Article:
if (error) return callback(error)
    template = content
    if (!--pending) Mustache.render(template, data)
  readURI(dataURI, function(error, content) {
    if (error) return callback(error)
    data = content
    if (!--pending) Mustache.render(template, data)

Also note that this code assumes that readURI will call a callback only once, which is not guaranteed.

Describe logic not mechanics

Now consider our last example. Most of the code there is for handling mechanics rather than describing a logic, which feels absolutely very wrong. As a matter of fact actual logic can be expressed as:

function makeView(templateURI, dataURI) {
  var template = readURI(templateURI)
  var data = readURI(dataURI)
  return Mustache.render(template, data)

So, would not it be better to abstract timing out of logic when it’s not necessary rather than keep solving all this issues in each and every function ? As a mater of fact solution has being there for ages in a form of promises, but for some reason people and web standards tend to use callbacks instead. Maybe because they feel complicated, but that does not necessary has to be the case:

// Everyone knows how to write a function:
function sum(a, b) { return a + b }
console.log(sum(1, 2))  // => 3

// Working with promises should not require nothing more
// than marker telling that function can accept input in
// form of promises
sum = promised(sum)
console.log = promised(console.log)

// Will continue to work with plain old values
console.log(sum(1, 2))  // => 3

// Will also accept promises as arguments
var deferred = defer()          // make promise
var a = deferred.promise
var b = sum(a, 1)
var c = sum(b, 5)
console.log(c)                  // eventually prints => 17
deferred.resolve(11)            // fulfill promise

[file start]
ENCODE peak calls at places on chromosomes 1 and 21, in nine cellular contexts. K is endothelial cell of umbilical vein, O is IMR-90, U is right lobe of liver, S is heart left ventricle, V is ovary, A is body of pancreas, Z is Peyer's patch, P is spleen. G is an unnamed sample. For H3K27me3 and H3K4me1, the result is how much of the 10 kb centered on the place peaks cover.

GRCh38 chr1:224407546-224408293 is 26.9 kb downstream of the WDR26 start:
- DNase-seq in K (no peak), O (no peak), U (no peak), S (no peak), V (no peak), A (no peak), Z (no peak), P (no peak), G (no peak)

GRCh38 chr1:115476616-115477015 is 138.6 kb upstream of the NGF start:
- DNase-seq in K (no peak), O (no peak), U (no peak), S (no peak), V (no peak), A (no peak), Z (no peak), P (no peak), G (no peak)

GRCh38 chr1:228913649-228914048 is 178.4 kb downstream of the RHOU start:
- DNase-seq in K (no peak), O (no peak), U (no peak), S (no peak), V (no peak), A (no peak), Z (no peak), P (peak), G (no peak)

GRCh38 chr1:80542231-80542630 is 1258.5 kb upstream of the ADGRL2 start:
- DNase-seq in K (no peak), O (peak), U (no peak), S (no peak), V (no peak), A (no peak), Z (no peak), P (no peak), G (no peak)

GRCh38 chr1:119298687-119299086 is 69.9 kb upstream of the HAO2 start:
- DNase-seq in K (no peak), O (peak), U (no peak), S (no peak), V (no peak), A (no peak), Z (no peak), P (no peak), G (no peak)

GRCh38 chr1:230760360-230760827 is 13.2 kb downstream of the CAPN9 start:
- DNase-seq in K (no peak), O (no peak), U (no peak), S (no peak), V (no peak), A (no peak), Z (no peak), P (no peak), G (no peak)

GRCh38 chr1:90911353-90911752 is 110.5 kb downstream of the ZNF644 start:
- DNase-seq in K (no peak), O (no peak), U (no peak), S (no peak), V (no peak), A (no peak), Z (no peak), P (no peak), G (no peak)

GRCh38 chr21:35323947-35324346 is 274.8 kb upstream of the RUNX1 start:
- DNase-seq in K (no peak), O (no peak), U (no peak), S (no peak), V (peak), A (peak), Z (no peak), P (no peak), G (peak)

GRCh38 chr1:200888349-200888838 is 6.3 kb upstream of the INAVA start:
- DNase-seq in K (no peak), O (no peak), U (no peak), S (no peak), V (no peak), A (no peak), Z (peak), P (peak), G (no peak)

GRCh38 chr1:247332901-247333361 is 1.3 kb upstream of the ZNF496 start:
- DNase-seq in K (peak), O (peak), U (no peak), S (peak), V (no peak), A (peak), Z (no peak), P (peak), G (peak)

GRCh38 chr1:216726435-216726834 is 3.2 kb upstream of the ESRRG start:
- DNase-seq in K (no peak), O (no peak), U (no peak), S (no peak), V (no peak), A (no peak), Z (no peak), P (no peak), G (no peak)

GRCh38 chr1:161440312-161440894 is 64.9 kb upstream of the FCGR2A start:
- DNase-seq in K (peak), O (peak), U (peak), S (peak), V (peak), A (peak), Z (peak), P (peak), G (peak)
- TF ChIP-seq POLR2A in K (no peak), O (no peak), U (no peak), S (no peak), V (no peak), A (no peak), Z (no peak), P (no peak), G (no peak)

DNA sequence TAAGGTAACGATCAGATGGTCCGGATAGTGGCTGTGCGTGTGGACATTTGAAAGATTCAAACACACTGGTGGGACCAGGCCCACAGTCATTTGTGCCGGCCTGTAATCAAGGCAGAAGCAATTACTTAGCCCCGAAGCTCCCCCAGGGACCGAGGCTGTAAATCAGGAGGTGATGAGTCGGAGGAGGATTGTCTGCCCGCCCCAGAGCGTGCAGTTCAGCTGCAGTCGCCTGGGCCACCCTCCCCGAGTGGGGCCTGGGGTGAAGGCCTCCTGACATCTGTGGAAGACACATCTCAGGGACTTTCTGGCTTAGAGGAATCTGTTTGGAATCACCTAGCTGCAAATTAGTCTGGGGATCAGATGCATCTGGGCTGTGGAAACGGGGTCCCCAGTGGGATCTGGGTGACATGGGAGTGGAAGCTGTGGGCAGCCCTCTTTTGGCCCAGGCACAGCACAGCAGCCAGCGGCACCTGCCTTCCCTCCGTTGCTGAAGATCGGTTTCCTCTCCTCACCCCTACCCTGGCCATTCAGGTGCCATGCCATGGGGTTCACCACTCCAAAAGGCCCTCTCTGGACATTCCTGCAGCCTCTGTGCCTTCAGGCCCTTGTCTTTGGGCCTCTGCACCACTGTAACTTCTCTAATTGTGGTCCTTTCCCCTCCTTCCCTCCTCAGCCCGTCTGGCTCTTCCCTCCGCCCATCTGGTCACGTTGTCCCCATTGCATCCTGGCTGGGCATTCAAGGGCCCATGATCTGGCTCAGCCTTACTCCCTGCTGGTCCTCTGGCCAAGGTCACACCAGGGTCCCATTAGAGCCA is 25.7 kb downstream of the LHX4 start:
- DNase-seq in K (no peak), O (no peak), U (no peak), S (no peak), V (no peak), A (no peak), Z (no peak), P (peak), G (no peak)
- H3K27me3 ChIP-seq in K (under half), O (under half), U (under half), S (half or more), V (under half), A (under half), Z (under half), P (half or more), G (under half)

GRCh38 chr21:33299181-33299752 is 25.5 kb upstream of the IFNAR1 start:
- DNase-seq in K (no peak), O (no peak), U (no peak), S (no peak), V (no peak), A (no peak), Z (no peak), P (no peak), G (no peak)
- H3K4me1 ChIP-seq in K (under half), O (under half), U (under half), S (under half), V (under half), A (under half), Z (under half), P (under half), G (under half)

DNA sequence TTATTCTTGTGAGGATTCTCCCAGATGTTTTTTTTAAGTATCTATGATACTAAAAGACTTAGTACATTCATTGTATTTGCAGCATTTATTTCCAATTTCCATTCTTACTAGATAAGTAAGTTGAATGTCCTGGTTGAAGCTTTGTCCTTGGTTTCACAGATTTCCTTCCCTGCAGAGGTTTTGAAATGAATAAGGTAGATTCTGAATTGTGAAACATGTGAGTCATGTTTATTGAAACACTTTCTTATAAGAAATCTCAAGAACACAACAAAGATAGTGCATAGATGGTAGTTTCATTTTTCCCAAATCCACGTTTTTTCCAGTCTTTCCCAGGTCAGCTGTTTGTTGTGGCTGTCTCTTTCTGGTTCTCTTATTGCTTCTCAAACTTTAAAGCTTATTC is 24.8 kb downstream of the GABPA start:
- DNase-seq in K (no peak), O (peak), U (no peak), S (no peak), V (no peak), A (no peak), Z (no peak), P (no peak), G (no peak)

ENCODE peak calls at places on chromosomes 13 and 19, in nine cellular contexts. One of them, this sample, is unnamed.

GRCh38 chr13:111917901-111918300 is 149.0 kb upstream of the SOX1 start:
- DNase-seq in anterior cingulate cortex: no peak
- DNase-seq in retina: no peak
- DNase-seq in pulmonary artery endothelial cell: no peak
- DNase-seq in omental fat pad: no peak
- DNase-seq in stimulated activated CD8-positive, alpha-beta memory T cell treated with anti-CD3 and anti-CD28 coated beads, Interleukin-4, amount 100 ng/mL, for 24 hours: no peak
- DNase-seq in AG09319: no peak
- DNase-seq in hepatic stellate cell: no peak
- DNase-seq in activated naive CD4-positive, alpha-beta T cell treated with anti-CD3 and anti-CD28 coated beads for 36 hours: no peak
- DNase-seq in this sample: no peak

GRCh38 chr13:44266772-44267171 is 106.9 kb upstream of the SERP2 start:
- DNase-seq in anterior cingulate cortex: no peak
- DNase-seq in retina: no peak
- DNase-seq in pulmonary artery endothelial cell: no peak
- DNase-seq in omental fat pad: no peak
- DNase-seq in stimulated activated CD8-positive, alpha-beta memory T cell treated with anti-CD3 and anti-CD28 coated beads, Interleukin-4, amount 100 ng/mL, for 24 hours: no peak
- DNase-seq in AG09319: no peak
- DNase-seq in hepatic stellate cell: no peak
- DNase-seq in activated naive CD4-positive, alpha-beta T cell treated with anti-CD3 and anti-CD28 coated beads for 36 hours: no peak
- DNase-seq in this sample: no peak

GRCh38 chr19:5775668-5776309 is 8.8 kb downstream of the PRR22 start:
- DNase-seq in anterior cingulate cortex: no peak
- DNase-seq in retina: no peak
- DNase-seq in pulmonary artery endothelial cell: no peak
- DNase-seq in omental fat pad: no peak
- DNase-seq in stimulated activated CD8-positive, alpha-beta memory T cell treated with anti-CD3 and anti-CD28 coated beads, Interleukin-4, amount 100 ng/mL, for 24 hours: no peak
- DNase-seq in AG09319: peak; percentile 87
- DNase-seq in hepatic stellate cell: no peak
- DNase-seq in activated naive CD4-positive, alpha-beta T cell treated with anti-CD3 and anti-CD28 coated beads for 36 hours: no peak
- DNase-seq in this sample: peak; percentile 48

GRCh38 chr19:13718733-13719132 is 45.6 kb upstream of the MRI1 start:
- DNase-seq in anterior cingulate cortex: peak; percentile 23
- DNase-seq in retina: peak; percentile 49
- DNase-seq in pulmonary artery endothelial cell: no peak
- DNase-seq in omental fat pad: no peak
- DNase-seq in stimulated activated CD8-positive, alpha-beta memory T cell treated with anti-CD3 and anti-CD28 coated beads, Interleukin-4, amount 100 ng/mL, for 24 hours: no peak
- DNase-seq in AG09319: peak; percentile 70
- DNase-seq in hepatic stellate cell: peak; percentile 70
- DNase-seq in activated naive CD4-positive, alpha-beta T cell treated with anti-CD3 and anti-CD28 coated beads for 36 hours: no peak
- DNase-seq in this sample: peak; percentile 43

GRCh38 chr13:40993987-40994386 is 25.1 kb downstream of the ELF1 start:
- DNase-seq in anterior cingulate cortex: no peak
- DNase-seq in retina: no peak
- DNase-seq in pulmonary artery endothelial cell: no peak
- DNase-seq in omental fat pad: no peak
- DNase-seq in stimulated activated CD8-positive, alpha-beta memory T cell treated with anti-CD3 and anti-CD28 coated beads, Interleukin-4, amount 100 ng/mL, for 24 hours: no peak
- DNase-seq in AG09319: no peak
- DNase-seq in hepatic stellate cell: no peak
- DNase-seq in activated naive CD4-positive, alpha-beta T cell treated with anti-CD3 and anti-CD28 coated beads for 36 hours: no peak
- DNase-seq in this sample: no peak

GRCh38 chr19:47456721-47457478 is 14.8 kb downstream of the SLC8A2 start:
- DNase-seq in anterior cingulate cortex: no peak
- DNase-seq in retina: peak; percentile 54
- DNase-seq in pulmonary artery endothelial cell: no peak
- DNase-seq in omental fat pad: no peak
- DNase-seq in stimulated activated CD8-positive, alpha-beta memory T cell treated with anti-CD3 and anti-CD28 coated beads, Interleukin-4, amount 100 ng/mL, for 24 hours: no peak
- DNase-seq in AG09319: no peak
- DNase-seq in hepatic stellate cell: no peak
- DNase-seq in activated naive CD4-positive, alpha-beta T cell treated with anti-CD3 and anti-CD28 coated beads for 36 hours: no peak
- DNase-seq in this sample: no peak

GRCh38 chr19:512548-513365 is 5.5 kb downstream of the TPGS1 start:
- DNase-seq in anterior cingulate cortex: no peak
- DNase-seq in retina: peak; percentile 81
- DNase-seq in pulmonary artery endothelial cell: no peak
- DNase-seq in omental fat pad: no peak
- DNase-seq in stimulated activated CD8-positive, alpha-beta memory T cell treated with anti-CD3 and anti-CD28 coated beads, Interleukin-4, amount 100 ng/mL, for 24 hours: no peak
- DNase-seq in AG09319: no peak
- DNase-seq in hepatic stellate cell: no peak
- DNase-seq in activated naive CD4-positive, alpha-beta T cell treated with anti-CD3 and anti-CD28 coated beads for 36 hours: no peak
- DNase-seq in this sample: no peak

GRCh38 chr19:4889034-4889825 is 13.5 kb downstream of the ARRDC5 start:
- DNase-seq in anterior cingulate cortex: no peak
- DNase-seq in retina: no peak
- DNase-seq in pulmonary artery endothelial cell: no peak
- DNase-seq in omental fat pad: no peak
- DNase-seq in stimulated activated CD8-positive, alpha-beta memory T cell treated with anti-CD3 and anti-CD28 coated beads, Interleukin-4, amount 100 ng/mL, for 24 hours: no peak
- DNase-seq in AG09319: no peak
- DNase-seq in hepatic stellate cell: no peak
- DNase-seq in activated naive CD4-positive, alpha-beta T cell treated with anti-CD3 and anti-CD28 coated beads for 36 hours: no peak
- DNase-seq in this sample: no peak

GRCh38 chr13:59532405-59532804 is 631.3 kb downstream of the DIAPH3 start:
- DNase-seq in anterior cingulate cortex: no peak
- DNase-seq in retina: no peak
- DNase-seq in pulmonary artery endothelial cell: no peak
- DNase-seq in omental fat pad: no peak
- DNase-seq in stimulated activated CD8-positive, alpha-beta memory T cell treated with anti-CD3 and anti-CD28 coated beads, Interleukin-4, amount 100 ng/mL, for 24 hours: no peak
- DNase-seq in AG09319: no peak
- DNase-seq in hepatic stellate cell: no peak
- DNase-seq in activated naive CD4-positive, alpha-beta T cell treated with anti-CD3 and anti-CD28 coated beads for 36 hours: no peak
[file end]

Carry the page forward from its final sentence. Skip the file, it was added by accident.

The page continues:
We should not be handling and propagating exceptions manually in each function, we should only handle them when we plan to recover:

// Utility funciton that throws exceptions
var raise = promised(function(_) { throw Error(_) })

var a = raise('Boom !')   // Now we got an exception
var b = sum(a, 2)         // Now it has propagated to b
var c = sum(b, 12)        // Now it has propagaed to c

// Finally if when ready we handle exception in computation
c.then(null, console.error) // => Error: Boom !

If we just want to group multiple values into one there is an Array for that no need to track progress of each eventual value if we just care about a group!

Array = promised(Array)
var results = Array(readAsync(a), readAsync(b))
console.log(sum.apply(sum, rusults))

Noticed a pattern ? We just write a logic, and if it needs to handle asynchronous input we wrap it into promised(logic).

Whats really important here is that such functions can be used to build systems in black boxes, since they do have input and output. Demonstration of that is an example from above (assuming that readURI returns promise):

function makeView(templateURI, dataURI) {
  var template = readURI(templateURI)
  var data = readURI(dataURI)
  // Assuming Mustache.render = promised(Mustache.render)
  return Mustache.render(template, data)

Implementing such a solution takes about 100 lines of code (ignoring comments), and that’s more or less what any other control flow library costs anyway. I wish all of you to have more time to concentrate on logic of your program instead of mechanics & small promise library may be a good first step!